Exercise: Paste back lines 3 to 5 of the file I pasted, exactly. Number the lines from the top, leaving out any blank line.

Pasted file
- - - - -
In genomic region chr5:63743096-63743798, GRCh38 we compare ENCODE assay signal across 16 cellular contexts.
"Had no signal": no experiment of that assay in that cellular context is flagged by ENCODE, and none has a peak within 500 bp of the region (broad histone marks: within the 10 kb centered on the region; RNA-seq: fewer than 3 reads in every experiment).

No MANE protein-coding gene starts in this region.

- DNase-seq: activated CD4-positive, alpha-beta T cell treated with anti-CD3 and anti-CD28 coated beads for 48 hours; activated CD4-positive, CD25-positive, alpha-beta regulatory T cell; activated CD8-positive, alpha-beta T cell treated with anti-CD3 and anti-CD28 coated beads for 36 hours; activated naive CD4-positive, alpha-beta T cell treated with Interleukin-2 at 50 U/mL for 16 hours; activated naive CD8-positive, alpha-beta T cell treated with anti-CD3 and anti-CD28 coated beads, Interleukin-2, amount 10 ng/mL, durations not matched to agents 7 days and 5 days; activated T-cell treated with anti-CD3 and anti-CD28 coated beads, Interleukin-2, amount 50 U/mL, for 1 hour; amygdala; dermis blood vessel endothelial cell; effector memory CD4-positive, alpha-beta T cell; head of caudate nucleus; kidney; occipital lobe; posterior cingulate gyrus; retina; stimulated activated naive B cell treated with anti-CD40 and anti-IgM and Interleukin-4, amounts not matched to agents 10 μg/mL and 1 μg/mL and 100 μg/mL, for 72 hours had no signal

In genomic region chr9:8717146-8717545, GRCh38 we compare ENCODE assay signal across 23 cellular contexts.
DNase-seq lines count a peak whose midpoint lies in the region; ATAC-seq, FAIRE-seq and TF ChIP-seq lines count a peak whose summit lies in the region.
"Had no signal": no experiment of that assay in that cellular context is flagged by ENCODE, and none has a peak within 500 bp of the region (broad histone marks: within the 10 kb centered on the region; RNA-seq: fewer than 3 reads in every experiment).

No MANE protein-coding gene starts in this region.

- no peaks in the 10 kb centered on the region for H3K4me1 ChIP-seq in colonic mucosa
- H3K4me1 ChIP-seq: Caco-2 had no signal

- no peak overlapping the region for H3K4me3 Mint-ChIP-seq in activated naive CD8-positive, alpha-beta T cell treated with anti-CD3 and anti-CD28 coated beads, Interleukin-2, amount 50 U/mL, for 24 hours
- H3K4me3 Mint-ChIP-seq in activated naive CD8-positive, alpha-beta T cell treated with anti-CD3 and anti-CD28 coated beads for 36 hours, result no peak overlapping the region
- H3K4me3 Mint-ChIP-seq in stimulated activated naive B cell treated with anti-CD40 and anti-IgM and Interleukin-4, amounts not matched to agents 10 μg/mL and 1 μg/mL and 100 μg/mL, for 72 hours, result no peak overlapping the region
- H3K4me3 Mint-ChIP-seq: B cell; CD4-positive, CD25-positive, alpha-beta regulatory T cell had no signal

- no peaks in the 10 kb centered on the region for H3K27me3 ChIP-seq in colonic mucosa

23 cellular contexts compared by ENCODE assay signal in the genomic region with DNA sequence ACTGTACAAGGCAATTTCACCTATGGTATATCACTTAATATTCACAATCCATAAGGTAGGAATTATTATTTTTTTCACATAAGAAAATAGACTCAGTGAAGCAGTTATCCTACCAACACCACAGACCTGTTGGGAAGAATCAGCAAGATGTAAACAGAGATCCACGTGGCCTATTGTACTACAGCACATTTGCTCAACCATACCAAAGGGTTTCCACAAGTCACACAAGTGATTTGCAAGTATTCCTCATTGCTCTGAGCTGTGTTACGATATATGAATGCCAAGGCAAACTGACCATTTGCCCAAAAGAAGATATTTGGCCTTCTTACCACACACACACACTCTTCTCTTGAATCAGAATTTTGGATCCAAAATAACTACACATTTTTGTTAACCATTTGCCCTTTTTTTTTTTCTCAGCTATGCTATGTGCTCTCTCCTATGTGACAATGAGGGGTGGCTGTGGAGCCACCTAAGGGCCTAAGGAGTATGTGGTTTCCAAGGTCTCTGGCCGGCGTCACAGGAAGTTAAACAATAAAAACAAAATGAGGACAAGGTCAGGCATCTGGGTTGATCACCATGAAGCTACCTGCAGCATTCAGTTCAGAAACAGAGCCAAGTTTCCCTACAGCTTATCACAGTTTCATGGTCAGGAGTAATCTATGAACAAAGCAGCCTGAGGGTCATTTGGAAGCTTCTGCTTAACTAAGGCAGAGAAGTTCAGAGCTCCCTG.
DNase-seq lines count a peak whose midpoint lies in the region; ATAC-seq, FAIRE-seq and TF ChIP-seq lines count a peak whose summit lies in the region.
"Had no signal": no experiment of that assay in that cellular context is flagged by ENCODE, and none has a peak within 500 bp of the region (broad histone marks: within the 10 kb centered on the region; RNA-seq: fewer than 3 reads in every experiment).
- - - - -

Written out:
No MANE protein-coding gene starts in this region.

- DNase-seq: activated CD4-positive, alpha-beta T cell treated with anti-CD3 and anti-CD28 coated beads for 48 hours; activated CD4-positive, CD25-positive, alpha-beta regulatory T cell; activated CD8-positive, alpha-beta T cell treated with anti-CD3 and anti-CD28 coated beads for 36 hours; activated naive CD4-positive, alpha-beta T cell treated with Interleukin-2 at 50 U/mL for 16 hours; activated naive CD8-positive, alpha-beta T cell treated with anti-CD3 and anti-CD28 coated beads, Interleukin-2, amount 10 ng/mL, durations not matched to agents 7 days and 5 days; activated T-cell treated with anti-CD3 and anti-CD28 coated beads, Interleukin-2, amount 50 U/mL, for 1 hour; amygdala; dermis blood vessel endothelial cell; effector memory CD4-positive, alpha-beta T cell; head of caudate nucleus; kidney; occipital lobe; posterior cingulate gyrus; retina; stimulated activated naive B cell treated with anti-CD40 and anti-IgM and Interleukin-4, amounts not matched to agents 10 μg/mL and 1 μg/mL and 100 μg/mL, for 72 hours had no signal

In genomic region chr9:8717146-8717545, GRCh38 we compare ENCODE assay signal across 23 cellular contexts.